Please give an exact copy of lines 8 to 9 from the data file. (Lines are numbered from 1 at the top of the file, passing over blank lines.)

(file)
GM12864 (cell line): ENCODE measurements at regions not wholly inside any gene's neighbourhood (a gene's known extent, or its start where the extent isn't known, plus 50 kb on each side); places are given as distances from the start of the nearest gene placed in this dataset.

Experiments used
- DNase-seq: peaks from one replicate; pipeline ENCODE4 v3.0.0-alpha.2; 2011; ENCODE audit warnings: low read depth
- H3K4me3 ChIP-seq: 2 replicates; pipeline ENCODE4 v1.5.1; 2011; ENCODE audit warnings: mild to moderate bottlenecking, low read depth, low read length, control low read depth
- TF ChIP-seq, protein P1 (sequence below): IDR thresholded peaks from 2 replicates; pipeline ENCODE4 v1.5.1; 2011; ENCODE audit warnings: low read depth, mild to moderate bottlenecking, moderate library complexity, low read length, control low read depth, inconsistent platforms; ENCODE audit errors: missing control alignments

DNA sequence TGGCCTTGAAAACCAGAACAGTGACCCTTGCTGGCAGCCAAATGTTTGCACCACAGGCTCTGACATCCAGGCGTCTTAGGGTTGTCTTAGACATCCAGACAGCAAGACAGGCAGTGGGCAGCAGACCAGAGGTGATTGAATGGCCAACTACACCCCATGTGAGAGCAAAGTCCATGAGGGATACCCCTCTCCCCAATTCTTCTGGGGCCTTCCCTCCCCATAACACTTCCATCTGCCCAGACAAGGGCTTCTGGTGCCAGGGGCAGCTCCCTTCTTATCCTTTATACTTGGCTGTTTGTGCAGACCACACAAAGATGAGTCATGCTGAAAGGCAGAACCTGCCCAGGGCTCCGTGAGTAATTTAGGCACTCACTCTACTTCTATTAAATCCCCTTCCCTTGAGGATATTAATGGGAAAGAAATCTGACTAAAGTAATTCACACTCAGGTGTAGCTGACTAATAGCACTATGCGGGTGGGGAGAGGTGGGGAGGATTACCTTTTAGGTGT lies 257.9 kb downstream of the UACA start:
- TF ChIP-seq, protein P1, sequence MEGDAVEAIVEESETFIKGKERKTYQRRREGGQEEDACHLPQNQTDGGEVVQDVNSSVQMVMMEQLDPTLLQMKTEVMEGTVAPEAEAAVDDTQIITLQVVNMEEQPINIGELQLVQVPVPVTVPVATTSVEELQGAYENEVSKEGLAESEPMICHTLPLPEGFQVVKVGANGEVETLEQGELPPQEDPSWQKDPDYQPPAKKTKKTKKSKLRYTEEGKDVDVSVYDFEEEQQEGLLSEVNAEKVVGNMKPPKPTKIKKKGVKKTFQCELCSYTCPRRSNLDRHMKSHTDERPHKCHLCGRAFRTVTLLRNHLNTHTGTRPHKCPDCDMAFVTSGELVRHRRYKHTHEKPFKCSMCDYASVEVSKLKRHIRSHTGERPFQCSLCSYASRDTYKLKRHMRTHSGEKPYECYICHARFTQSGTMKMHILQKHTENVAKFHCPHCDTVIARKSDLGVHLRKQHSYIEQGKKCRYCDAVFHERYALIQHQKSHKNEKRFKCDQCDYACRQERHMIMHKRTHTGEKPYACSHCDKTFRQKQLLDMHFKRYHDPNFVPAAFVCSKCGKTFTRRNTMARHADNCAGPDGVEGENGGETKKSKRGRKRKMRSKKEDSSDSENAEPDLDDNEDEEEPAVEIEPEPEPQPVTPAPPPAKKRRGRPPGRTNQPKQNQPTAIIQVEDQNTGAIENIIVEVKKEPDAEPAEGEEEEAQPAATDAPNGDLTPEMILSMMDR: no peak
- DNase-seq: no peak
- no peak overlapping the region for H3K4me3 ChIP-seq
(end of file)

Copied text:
- DNase-seq: no peak
- no peak overlapping the region for H3K4me3 ChIP-seq